Stockpile Stewardship


For Immediate Release
April 17, 1997

Contact: Greg Mello 505-982-7747 or 505-820-7822

Public-Interest Group Prevails In Information Lawsuit Against DOE
Los Alamos' "Global Nuclear Vision Project" Seeks to Shape Institutions, Public Views


A lawsuit filed by the Los Alamos Study Group in November, 1996 against the Department of Energy (DOE) has finally succeeded in prying loose unclassified transcripts and videotapes from a secretive "Global Nuclear Vision Project" meeting at Los Alamos National Laboratory (LANL).  The April 1996 meeting involved senior personnel from the U.S., Russian, French, and British nuclear establishments, as well as representatives of the CIA, Pentagon, and the Rand Corporation, along with a few carefully-selected others. 

The purpose of the closed gathering was to discuss alternative "nuclear futures" -- how the evolution of "all things nuclear" might be shaped.  This meeting was one of a series; this particular meeting focussed on the evolution of so-called nuclear weapons "stewardship," and in particular on the internationalization of stewardship -- that is, cooperation between the nuclear weapons countries to keep everyone's weapons safe and reliable.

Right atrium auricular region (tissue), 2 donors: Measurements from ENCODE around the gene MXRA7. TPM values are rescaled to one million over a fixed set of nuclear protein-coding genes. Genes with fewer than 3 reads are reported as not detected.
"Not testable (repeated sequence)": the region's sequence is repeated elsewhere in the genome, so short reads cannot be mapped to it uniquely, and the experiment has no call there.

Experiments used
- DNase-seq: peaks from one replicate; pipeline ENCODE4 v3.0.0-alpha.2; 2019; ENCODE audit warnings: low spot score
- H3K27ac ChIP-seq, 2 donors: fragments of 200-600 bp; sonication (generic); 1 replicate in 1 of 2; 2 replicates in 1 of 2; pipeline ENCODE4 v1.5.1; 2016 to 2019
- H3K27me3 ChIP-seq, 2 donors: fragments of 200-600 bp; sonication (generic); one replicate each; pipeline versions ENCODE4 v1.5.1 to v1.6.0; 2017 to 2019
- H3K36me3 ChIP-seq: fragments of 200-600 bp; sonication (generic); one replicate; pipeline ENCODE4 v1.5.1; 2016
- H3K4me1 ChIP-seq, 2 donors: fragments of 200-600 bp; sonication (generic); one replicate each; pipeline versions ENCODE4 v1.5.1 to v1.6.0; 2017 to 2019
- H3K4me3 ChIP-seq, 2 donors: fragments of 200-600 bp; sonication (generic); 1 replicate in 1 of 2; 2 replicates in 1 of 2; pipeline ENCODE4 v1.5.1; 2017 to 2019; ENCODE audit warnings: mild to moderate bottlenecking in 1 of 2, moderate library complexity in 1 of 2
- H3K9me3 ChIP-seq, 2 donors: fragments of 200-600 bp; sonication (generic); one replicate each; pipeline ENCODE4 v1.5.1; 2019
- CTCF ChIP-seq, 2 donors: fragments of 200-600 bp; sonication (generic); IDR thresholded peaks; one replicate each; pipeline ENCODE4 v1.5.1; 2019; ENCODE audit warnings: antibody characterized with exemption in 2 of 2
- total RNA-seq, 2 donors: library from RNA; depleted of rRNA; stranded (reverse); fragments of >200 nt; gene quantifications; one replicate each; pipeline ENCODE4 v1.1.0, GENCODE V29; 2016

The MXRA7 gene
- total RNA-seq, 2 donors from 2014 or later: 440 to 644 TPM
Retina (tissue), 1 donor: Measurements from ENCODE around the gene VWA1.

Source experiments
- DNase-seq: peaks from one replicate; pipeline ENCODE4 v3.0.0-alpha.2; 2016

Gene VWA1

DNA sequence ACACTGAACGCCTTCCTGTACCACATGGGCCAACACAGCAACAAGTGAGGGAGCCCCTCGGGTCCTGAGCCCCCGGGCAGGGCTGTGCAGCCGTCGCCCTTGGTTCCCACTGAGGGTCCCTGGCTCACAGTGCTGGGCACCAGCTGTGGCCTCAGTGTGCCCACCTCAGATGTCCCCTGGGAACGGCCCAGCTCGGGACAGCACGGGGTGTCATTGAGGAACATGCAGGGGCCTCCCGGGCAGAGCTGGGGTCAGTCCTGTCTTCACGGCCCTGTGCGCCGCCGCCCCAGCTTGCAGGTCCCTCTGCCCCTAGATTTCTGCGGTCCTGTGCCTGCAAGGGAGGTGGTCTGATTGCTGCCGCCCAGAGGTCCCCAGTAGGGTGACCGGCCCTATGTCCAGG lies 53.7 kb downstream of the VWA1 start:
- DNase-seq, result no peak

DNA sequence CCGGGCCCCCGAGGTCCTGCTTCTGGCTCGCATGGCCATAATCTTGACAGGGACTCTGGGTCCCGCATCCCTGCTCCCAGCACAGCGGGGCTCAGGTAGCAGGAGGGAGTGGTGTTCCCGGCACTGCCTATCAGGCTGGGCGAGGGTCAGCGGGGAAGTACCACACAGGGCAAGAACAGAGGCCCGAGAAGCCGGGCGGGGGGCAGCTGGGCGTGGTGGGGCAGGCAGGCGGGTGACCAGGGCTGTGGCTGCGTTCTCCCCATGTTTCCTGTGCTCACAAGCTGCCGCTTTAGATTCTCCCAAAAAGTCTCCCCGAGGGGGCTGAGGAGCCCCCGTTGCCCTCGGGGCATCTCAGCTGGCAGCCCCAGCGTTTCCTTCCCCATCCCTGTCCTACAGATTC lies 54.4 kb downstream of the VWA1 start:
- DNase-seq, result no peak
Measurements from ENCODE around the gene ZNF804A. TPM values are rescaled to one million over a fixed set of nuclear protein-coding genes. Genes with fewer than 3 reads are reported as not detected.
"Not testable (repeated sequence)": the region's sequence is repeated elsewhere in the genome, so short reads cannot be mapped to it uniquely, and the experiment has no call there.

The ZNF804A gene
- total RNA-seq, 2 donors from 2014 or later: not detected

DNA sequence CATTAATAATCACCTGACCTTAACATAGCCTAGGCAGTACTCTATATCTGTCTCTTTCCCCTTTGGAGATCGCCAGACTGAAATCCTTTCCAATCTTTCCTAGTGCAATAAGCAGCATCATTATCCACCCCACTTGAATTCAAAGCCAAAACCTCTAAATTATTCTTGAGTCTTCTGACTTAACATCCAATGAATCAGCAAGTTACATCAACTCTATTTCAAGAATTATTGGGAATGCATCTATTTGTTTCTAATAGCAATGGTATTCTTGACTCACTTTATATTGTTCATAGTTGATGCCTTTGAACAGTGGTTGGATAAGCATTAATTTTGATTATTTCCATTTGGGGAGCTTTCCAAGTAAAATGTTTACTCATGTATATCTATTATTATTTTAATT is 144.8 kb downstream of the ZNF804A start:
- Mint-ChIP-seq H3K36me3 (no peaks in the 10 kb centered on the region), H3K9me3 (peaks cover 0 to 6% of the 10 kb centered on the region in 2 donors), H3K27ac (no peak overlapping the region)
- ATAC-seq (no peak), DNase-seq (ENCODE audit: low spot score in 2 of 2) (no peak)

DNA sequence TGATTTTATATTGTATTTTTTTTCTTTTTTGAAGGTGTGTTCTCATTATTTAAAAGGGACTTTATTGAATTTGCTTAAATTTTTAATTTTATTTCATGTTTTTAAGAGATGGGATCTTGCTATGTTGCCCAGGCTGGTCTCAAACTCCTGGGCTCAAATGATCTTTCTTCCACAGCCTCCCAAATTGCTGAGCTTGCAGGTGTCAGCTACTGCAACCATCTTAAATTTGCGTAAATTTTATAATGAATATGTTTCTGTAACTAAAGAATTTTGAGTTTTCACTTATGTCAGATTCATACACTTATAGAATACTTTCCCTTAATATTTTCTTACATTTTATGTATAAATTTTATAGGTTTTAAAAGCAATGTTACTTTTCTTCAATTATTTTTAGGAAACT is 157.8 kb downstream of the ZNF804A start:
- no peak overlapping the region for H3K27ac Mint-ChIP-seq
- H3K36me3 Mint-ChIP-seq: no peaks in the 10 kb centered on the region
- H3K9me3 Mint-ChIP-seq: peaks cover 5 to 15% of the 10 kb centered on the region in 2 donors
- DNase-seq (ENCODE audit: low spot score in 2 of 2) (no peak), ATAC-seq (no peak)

A remarkable feature of the case was the attempt by the DOE and LANL to withhold admittedly unclassified and unsensitive information from U.S. citizens pending permission by the Russian government.  The information in question was a speech by a senior Russian nuclear weapons scientist to the gathering.

Not long after this workshop, the Congress passed a law (Section 3138 of the FY1997 Defense Authorization Act, P.L. 104-201) forbidding international cooperation in stockpile stewardship -- except in the cases of Britain and France.

Study Group spokesperson Mello explained:  "These documents portray a laboratory run amok, in an Administration without a coherent disarmament and nonproliferation plan.  To put it bluntly, Los Alamos is using taxpayer funds to work with other nuclear weapon states against nuclear disarmament.  It is a lab with its own foreign policy -- a foreign policy that runs exactly opposite to existing U.S. treaty commitments under the Nuclear Nonproliferation Treaty.  Some of the proposed (and even existing) cooperation mentioned may be illegal under U.S. law. After all, spies used to go to prison or worse for "cooperative stewardship."  It is a subject in which Los Alamos has some history.  Why should U.S. taxpayers pay millions of dollars to keep Russian nuclear weapons scientists employed on weapons-related tasks?  Why should we pay to keep the Russian nuclear establishment going, which we are doing, or to keep their weapons reliable, which was discussed?"

"President Eisenhower warned in his farewell address `...that public policy could itself become the captive of a scientific-technological elite.'  What could not be foreseen in 1960 was the internationalization of that elite, which is now upon us.  For this elite, loyalty to their profession -- nuclear weapons -- comes first."


Details and documents are available upon request.

^ back to top 2901 Summit Place NE Albuquerque, NM 87106, Phone: 505-265-1200, Fax: 505-265-1207